1661 | London

It Just Tastes Better

How to roast a live goose.

To roast a goose alive. Let it be a duck or goose or some such lively creature, but a goose is best of all for this purpose. Leaving his neck, pull off all the feathers from his body, then make a fire round about him, not too wide, for that will not roast him. Within the place, set here and there small pots full of water, with salt and honey mixed therewith, and let there be dishes set full of roasted apples, and cue in pieces in the dish, and let the goose be basted with butter all over and larded to make him better meat and he may roast the better. Put fire to it, do not make too much haste; when he begins to roast, walking about and striving to fly away, the fire stops him in, and he will fall to drink water to quench his thirst—this will cool his heart and the other parts of his body, and by this medicament he looseneth his belly and grows empty. And when he roasteth and consumes inwardly, always wet his head and heart with a wet sponge, but when you see him run madding and stumble, his heart wants moisture; take him away, set him before your guests, and he will cry as you cut off any part from him and will be almost eaten up before he be dead; it is very pleasant to behold.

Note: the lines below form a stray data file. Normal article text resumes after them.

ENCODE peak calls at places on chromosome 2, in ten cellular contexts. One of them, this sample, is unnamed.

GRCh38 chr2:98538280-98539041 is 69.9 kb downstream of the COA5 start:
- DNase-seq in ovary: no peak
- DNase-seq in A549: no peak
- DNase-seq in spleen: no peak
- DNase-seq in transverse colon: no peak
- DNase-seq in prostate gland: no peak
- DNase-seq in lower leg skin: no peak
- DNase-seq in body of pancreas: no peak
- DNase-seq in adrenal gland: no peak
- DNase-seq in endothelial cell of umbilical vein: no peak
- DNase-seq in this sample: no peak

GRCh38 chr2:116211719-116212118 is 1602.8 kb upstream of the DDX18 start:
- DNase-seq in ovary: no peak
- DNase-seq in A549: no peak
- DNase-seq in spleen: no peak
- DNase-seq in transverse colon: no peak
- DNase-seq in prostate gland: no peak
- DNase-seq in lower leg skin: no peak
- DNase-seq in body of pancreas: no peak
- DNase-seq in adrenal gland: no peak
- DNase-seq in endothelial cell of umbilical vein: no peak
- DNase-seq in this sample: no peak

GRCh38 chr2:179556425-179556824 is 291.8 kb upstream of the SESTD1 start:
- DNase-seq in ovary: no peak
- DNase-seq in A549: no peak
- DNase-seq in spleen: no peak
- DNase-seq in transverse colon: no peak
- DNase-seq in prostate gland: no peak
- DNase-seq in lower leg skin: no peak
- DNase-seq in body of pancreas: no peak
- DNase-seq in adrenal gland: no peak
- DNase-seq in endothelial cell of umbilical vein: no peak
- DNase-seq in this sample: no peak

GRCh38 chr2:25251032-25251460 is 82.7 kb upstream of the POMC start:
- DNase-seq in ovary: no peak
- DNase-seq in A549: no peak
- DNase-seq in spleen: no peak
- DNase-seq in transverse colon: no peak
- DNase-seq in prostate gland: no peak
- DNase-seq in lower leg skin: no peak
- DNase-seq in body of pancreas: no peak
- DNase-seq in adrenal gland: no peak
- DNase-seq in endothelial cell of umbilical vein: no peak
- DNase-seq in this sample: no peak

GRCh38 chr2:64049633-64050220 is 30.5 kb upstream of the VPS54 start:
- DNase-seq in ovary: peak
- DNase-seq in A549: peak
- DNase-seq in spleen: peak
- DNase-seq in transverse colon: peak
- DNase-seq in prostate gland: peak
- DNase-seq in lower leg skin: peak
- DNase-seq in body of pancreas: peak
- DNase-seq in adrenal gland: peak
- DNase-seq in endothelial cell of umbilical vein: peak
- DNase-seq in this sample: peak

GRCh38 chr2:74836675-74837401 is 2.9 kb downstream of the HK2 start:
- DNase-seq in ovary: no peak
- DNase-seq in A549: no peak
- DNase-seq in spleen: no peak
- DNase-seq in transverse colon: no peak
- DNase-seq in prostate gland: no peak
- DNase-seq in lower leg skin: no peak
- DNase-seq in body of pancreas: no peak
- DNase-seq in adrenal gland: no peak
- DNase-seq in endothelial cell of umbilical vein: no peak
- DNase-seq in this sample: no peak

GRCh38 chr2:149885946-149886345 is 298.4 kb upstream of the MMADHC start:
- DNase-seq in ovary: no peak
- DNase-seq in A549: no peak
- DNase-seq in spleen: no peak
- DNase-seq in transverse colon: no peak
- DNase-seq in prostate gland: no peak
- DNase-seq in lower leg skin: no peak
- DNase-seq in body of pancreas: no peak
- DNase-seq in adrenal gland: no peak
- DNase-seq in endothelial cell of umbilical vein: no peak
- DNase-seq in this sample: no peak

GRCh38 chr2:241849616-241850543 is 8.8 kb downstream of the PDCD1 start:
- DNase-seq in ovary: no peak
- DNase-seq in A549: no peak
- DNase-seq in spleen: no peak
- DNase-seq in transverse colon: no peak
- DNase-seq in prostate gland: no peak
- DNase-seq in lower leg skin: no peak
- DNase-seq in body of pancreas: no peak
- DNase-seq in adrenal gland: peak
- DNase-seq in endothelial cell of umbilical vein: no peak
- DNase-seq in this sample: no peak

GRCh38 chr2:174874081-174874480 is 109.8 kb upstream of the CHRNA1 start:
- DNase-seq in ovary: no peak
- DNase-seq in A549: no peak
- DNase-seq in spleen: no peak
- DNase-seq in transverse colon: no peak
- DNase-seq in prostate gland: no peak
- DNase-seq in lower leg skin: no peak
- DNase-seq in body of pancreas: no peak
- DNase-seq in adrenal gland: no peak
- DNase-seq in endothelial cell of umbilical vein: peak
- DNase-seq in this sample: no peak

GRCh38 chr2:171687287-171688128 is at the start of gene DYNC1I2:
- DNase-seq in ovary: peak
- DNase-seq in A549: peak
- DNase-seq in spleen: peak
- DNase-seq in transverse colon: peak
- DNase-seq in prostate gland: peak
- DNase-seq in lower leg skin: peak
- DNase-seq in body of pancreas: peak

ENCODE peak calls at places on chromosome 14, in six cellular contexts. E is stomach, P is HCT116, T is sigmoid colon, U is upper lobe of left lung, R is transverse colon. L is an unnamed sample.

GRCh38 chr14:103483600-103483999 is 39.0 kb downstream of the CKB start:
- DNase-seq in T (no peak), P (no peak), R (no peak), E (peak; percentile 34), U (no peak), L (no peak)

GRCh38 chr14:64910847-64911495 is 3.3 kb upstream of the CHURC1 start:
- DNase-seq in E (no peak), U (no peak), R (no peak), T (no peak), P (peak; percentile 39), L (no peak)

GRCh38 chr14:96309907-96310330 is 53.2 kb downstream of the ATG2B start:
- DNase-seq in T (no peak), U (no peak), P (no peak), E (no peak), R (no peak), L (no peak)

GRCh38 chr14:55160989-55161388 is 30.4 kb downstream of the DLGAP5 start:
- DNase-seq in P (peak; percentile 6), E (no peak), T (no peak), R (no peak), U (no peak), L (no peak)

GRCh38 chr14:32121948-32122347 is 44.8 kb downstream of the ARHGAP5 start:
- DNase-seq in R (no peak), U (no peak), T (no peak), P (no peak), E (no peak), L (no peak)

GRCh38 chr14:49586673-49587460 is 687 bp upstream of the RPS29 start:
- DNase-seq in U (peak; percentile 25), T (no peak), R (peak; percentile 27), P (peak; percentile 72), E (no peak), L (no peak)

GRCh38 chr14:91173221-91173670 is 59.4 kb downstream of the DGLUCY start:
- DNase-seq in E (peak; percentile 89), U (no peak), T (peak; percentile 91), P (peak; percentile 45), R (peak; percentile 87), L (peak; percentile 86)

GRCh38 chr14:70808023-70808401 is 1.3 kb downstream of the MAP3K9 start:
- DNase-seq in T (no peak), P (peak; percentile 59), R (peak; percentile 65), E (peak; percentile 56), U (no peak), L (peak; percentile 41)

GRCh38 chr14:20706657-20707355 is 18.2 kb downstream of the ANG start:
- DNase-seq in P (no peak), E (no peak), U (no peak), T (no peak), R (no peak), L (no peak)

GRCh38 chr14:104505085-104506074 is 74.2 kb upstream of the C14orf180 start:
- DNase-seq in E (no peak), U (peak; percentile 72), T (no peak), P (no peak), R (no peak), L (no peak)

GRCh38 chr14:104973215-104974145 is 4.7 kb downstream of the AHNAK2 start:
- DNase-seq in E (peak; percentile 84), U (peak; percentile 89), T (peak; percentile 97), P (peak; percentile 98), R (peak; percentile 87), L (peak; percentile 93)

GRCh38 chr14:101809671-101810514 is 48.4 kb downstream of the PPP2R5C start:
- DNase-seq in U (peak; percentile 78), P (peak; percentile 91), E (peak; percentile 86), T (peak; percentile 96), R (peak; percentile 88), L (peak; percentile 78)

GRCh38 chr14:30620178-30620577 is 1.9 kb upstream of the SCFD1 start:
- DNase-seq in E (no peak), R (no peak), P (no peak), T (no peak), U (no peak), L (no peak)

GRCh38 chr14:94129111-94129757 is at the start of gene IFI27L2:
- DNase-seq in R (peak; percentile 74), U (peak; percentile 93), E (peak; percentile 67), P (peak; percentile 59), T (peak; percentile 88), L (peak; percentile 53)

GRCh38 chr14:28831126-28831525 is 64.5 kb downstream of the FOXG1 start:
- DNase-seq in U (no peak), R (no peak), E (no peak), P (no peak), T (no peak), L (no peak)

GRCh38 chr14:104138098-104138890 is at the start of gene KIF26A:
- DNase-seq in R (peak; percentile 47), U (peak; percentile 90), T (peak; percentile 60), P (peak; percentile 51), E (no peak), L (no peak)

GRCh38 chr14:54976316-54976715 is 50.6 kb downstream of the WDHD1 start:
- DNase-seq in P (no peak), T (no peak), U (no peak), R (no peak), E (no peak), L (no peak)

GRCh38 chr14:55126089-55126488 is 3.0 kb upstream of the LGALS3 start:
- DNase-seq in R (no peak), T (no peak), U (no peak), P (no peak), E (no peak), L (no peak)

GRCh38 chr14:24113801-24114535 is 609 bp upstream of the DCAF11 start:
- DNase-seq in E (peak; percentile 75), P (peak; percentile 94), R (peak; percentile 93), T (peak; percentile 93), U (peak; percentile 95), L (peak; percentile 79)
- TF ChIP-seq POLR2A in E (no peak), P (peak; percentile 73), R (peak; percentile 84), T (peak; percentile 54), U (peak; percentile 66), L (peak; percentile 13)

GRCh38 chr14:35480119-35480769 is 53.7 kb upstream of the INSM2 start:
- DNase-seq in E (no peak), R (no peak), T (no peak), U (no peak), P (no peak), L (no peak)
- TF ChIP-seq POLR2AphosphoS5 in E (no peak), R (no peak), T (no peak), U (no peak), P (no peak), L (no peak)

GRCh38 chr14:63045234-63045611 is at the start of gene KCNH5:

John Wecker

From The Secrets of Art & Nature. When this culinary curiosity was republished in a nineteenth-century compendium featuring a “complete system of cookery for Catholic families,” it was followed by the observation that the recipe “might have been one of the dishes the devil ordered when he invited Nero and Caligula to a feast.”